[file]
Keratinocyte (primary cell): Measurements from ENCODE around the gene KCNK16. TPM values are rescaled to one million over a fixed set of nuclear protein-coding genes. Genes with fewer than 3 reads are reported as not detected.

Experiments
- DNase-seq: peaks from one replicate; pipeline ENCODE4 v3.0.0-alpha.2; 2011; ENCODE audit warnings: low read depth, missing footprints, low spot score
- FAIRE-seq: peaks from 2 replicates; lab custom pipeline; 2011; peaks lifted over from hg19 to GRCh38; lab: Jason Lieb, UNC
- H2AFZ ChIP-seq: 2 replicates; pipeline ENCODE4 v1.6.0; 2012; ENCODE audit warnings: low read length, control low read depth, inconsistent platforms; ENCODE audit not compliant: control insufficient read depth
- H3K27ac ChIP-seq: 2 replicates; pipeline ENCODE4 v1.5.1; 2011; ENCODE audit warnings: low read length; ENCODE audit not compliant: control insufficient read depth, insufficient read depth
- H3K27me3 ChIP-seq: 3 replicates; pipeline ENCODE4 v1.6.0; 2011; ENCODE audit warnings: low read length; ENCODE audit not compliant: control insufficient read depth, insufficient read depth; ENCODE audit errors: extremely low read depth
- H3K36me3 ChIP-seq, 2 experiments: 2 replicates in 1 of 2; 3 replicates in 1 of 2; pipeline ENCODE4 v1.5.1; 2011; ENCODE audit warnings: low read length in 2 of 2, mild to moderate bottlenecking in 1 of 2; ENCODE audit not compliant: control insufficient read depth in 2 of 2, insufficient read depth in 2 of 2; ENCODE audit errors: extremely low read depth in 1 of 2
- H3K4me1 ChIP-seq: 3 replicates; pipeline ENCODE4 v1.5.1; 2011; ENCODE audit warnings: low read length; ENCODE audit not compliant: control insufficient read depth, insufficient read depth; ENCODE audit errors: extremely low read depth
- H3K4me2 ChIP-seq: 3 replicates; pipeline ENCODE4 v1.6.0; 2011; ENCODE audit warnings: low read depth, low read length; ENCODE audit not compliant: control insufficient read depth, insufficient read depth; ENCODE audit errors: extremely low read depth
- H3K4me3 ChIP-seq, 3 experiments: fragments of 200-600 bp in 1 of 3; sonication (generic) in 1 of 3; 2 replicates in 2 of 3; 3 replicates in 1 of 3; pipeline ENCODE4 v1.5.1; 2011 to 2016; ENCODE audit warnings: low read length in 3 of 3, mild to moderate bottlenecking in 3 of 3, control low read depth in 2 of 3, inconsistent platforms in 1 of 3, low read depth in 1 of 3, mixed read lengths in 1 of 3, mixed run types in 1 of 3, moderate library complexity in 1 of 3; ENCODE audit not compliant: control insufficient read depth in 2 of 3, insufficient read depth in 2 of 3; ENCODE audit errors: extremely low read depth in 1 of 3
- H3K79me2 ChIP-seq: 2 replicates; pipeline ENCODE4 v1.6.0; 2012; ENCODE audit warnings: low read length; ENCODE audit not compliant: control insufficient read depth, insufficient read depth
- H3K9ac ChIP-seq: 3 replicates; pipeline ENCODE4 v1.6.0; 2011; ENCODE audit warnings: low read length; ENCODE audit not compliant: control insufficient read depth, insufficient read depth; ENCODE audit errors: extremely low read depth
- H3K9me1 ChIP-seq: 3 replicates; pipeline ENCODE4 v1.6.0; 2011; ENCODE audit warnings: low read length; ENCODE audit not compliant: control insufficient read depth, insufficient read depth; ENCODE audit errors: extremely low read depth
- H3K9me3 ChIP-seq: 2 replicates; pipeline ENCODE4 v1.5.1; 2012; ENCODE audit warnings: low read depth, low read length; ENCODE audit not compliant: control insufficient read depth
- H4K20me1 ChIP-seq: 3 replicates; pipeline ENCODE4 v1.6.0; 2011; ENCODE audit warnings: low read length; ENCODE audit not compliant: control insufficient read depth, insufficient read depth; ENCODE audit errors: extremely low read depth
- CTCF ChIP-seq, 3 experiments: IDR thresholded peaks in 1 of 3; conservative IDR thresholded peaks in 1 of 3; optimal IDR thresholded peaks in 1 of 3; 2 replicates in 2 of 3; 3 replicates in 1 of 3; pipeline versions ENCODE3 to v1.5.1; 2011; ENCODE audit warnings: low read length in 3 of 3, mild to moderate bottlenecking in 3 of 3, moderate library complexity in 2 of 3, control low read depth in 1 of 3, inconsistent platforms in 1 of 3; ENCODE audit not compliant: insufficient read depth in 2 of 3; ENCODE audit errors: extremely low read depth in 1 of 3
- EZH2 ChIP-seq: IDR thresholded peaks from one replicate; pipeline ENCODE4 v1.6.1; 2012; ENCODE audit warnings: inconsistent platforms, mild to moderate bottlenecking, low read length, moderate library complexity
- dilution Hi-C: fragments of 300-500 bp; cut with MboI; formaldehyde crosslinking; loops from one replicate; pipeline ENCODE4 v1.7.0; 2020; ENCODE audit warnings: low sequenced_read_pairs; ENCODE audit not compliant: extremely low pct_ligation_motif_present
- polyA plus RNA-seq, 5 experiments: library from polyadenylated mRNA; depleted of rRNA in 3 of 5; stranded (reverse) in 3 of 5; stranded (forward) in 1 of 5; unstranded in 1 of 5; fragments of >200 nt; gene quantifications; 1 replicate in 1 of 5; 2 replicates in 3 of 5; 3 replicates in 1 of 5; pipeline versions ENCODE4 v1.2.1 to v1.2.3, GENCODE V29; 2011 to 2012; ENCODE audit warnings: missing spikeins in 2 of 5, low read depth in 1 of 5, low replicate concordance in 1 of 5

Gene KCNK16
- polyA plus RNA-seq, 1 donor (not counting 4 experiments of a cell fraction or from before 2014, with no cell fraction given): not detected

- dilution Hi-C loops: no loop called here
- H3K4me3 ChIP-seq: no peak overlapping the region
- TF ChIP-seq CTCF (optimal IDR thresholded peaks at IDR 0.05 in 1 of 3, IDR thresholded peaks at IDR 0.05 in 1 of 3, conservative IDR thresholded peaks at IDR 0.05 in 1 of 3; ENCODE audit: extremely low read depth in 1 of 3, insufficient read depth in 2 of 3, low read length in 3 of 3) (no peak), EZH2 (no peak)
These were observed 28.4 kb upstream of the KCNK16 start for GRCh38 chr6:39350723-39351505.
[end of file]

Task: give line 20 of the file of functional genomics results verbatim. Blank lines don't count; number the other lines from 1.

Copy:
- polyA plus RNA-seq, 5 experiments: library from polyadenylated mRNA; depleted of rRNA in 3 of 5; stranded (reverse) in 3 of 5; stranded (forward) in 1 of 5; unstranded in 1 of 5; fragments of >200 nt; gene quantifications; 1 replicate in 1 of 5; 2 replicates in 3 of 5; 3 replicates in 1 of 5; pipeline versions ENCODE4 v1.2.1 to v1.2.3, GENCODE V29; 2011 to 2012; ENCODE audit warnings: missing spikeins in 2 of 5, low read depth in 1 of 5, low replicate concordance in 1 of 5